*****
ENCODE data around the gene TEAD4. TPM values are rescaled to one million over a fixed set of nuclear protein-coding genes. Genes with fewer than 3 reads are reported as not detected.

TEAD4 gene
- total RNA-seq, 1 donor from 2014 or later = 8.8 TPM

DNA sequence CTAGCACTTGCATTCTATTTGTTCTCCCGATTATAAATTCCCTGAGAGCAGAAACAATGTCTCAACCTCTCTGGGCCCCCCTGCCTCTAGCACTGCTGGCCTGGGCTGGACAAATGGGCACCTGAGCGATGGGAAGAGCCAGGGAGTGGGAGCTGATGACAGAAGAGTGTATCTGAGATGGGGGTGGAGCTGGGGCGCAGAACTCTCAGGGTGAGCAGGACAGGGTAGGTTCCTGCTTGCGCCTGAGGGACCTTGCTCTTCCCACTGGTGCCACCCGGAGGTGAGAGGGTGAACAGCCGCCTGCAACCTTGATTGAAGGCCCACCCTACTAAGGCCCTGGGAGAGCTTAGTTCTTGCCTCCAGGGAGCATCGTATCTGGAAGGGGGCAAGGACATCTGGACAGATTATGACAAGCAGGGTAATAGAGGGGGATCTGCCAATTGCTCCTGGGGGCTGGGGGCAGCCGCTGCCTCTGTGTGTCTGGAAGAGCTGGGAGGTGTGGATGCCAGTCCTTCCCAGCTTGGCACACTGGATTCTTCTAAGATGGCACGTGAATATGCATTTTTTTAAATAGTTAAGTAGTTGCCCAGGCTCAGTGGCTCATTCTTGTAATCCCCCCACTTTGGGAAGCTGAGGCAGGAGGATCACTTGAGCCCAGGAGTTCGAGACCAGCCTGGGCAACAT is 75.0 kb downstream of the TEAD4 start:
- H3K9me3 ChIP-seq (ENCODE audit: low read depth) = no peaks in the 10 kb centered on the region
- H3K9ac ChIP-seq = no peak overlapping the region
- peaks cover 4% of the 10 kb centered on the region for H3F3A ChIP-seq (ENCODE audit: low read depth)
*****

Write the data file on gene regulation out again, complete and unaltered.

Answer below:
ENCODE data around the gene TEAD4. TPM values are rescaled to one million over a fixed set of nuclear protein-coding genes. Genes with fewer than 3 reads are reported as not detected.

TEAD4 gene
- total RNA-seq, 1 donor from 2014 or later = 8.8 TPM

DNA sequence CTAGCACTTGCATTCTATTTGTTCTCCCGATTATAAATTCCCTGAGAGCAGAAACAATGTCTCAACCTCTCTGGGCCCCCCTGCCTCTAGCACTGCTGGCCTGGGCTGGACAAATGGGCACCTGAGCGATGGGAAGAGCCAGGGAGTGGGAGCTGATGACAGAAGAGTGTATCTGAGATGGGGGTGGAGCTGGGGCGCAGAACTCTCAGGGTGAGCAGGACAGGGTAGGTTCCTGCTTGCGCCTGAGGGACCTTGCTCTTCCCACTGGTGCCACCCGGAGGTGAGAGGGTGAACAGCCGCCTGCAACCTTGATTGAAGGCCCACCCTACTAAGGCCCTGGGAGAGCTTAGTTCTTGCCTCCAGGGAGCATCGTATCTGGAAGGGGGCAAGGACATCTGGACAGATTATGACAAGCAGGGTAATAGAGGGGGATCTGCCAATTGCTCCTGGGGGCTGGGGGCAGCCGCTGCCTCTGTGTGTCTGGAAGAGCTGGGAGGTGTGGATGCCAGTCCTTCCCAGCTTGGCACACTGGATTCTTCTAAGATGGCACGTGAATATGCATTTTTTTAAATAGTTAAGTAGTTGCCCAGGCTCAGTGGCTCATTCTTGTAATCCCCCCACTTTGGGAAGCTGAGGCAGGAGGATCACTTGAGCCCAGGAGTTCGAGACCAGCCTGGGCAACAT is 75.0 kb downstream of the TEAD4 start:
- H3K9me3 ChIP-seq (ENCODE audit: low read depth) = no peaks in the 10 kb centered on the region
- H3K9ac ChIP-seq = no peak overlapping the region
- peaks cover 4% of the 10 kb centered on the region for H3F3A ChIP-seq (ENCODE audit: low read depth)